EDITOR'S NOTE: The following is an excerpt from Escaping the Vampire: Desperate for the Immortal Hero by Kimberly Powers (David C. Cook).

Chapter One: Allure of Darkness

Jesus spoke to the people once more and said, "I am the light of the world. If you follow me, you won't have to walk in darkness, because you will have the light that leads to life." (John 8:12 NLT)

I dug through my purse for my little notebook, squinting in the dim theater light. Attempting to eat popcorn, sip Coke, and frantically write in the dark is not something I suggest. But I had to jot down all the thoughts flying through my head about this film that had captured so many hearts.

What could possibly be so appealing about a vampire story? I needed to find out what so many teens were raving about.

As I watched Twilight, I waited tensely for a devious, dark villain to appear. But he never showed up—at least, not in the way I expected. Instead I watched Edward, an intriguingly handsome character, sweep the heroine, Bella, off her feet. Edward was Bella's dashing prince, a prince with a bit of modern dark knight. A noble character. Desperate to love and be loved. Charming, and yet … he was still a vampire.

Does Bella understand that he could kill her at any moment? Or does she even care? In scene after scene, Bella's devotion to Edward deepened. By the movie's end, I found myself intrigued.

As the credits rolled, I gathered my things and dusted popcorn crumbs off my scribbled notes. That's when I noticed dozens of girls still seated, staring at the screen. They wanted more.

"What is behind this tremendous fascination with vampires? It is likely that there is no simple answer to this question, since the vampire embodies many aspects related to the human condition. These include death (and all of its psychological ramifications), immortality, forbidden sexuality, sexual power and surrender, intimacy, alienation, rebellion, violence, and a fascination with the mysterious."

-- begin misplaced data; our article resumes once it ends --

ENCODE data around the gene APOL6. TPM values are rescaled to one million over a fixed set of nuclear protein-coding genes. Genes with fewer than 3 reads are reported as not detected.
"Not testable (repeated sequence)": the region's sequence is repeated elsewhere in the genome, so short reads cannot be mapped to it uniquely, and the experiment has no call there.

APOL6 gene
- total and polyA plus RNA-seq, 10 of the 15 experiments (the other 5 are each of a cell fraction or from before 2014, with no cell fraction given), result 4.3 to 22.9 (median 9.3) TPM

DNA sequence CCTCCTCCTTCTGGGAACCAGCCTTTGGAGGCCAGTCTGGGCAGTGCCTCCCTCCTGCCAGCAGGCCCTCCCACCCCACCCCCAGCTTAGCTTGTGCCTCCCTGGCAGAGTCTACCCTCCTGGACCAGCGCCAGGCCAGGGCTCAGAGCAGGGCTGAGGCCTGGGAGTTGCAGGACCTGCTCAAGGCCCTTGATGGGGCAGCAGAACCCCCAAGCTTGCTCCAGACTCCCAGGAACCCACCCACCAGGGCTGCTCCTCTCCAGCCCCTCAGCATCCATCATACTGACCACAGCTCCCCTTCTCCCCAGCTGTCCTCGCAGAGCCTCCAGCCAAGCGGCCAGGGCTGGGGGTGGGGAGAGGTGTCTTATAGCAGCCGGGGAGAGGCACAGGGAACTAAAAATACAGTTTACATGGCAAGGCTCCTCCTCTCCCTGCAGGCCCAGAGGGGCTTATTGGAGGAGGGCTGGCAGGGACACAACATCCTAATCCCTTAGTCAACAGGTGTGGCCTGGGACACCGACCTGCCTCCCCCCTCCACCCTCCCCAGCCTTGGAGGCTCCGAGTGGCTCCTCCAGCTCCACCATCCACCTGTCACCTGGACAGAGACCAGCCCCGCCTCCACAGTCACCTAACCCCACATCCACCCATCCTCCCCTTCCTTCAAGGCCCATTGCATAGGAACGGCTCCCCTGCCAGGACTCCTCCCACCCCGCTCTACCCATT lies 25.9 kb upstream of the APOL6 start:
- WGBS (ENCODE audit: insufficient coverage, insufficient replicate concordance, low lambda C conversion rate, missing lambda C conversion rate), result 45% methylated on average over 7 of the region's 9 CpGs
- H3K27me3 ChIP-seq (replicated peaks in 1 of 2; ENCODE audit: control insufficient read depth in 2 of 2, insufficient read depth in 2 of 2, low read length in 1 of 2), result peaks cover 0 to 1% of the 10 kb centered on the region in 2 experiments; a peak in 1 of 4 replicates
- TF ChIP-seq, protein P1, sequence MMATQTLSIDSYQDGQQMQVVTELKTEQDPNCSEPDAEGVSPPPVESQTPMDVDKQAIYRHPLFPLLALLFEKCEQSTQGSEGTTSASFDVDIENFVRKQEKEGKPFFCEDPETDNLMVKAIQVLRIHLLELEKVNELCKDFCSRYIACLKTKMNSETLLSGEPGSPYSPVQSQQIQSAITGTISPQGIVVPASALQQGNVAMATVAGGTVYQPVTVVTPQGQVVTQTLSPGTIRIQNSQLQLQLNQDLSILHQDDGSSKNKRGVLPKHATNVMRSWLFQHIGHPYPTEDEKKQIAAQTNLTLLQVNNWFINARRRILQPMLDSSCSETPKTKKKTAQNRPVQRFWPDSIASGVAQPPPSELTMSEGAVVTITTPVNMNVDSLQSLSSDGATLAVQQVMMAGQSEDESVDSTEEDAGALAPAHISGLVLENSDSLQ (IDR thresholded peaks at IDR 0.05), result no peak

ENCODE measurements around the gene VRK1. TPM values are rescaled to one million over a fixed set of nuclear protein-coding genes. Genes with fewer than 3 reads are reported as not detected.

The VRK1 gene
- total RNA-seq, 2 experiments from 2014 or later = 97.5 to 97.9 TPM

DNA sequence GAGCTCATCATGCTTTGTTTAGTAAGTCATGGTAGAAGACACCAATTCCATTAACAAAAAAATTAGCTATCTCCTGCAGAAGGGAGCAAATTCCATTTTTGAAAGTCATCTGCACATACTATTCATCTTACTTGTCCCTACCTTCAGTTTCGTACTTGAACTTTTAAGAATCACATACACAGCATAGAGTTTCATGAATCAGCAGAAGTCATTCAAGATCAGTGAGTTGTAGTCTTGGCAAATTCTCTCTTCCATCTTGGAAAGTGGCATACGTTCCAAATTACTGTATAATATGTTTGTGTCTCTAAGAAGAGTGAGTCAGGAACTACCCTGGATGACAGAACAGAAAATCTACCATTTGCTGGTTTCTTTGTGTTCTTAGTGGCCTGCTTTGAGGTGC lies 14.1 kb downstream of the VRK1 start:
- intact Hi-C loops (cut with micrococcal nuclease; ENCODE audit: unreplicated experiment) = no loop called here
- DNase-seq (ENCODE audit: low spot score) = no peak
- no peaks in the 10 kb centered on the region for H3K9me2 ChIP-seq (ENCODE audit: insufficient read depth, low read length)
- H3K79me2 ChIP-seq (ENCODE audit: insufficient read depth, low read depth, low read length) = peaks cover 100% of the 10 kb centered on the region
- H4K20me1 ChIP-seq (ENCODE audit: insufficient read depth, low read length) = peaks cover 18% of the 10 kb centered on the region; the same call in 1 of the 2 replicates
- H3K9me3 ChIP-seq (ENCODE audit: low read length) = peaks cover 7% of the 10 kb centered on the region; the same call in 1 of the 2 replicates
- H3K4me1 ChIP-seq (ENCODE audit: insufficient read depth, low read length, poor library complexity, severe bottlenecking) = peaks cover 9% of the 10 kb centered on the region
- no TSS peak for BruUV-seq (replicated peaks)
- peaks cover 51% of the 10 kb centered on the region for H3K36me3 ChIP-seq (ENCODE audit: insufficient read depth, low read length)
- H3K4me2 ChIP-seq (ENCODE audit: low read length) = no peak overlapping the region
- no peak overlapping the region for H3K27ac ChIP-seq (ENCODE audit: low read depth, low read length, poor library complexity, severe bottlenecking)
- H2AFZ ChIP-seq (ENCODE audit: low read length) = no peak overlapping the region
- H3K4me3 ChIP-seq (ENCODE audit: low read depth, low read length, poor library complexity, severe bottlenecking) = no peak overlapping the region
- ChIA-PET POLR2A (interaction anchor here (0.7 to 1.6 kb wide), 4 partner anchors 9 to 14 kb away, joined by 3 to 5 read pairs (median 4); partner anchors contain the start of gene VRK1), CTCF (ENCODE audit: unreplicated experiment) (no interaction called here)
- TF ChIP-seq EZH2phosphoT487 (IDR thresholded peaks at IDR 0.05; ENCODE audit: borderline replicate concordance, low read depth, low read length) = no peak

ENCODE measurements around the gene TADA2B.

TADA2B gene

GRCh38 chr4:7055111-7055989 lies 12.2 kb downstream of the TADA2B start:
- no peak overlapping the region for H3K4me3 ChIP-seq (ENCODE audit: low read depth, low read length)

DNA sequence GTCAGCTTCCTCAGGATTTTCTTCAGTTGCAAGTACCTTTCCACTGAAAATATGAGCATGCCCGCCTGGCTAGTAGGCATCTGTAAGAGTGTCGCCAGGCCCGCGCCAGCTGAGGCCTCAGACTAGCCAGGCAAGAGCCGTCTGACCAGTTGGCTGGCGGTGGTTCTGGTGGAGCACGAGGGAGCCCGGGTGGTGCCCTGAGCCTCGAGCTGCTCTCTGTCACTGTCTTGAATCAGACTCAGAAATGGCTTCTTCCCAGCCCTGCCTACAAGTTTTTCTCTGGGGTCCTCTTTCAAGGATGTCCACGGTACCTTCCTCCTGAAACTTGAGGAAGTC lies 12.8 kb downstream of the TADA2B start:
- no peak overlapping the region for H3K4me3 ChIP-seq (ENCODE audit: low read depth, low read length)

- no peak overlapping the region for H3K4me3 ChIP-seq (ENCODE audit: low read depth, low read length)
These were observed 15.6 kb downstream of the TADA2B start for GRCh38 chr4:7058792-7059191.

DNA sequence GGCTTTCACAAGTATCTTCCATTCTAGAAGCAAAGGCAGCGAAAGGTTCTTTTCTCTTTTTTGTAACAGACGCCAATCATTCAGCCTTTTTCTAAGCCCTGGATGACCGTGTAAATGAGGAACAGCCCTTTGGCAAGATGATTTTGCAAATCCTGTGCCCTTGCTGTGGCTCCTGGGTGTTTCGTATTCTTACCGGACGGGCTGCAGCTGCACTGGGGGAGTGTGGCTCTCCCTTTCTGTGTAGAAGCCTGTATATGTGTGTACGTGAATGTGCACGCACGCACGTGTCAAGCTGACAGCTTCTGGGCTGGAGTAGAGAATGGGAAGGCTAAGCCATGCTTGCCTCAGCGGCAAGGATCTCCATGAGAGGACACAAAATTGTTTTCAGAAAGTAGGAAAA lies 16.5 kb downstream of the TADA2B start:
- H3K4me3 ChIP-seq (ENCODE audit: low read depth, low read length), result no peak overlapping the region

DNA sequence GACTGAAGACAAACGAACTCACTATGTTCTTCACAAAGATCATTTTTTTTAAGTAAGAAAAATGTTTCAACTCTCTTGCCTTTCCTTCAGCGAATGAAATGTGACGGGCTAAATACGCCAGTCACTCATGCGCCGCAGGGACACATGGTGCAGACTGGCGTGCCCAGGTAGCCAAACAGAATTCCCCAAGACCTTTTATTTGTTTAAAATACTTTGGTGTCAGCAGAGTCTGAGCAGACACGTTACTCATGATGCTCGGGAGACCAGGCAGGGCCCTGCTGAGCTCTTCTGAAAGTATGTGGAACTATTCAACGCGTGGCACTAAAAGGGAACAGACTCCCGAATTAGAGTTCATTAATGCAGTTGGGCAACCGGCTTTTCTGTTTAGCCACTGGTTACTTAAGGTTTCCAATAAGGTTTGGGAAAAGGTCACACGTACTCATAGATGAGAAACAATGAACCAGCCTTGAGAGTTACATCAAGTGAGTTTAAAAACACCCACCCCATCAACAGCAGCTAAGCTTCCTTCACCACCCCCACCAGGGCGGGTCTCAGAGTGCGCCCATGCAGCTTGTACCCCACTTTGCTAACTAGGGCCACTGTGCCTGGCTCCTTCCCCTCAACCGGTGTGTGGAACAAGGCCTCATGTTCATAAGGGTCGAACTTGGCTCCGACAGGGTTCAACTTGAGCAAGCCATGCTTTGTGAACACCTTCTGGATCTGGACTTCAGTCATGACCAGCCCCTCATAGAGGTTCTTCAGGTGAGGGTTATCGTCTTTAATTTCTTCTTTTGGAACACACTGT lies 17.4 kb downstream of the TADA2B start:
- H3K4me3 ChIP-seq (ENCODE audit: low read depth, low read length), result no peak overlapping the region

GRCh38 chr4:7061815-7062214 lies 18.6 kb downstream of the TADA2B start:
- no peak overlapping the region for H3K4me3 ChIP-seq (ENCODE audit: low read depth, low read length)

—The Vampire Book1

In the Beginning

Several weeks ago, I walked into Borders and saw a long table piled with books on clearance. Near the top was a 960-page, hugely scary-looking paperback titled The Vampire Book: The Encyclopedia of the Undead. An evil-looking fanged vampire stared at me from the front cover, begging me not to pick it up. 

As I glanced around at shelf after shelf of books, I noticed many titles with the word vampire in them. Vampire lit is hot. When and how did this frenzy begin? And what is fueling the excitement over this material? 

To be honest, my experience with vampires up to this point was limited. My connection to them before that day was the impression I'd gotten as a five-year-old on Halloween: They were fake, scary, and dangerous. As a result, I've steered clear of the fanged creatures my entire life. 

Needless to say, I never dreamed I would pick up a book like The Vampire Book. But I was in the middle of researching to write this and thought it would be a good resource. So for one entire day I read, highlighted, and learned more about vampires than I ever wished to know.

Literature Grows Fangs

In April 1819, a short story by John Polidori called "The Vampyre" was published in New Monthly Magazine. It is considered the foundation of modern vampire fiction.

Toward the end of the nineteenth century, the novel Dracula by Bram Stoker ushered in the popular era of vampire fiction that continues to this day. Stoker drew heavily upon the accounts of mythical vampires in Transylvania and Romania.

The Backstory